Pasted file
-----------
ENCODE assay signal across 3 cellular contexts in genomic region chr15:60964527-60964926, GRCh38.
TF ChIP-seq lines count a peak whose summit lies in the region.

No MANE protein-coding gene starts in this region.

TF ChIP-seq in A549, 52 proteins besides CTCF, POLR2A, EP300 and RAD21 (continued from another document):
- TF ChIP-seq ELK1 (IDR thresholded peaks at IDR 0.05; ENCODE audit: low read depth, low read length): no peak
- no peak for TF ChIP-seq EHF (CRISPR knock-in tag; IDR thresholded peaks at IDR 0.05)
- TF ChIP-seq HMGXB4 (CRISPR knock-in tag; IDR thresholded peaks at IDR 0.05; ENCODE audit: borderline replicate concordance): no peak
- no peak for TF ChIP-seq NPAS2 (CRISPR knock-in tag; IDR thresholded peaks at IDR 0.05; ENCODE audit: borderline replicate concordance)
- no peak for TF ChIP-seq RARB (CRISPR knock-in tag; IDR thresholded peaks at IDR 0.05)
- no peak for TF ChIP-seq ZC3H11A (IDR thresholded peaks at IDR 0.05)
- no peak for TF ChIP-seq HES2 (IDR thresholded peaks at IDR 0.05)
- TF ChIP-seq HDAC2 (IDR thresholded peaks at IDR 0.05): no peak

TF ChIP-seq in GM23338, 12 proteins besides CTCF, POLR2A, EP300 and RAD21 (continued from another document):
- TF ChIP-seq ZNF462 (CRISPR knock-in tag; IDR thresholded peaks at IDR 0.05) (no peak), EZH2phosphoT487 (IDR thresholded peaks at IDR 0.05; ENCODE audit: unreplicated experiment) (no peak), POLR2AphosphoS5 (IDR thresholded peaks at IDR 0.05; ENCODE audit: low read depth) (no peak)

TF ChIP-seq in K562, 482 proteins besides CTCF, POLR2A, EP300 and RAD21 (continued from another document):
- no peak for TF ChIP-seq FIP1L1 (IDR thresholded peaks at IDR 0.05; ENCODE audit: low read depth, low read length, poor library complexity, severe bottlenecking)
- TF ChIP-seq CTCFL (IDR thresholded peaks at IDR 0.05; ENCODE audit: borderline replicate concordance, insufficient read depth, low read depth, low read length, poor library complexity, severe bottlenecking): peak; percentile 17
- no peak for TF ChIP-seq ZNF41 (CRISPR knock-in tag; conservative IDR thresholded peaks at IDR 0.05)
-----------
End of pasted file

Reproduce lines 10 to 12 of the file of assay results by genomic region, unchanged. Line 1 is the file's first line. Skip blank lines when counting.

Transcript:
- no peak for TF ChIP-seq ZC3H11A (IDR thresholded peaks at IDR 0.05)
- no peak for TF ChIP-seq HES2 (IDR thresholded peaks at IDR 0.05)
- TF ChIP-seq HDAC2 (IDR thresholded peaks at IDR 0.05): no peak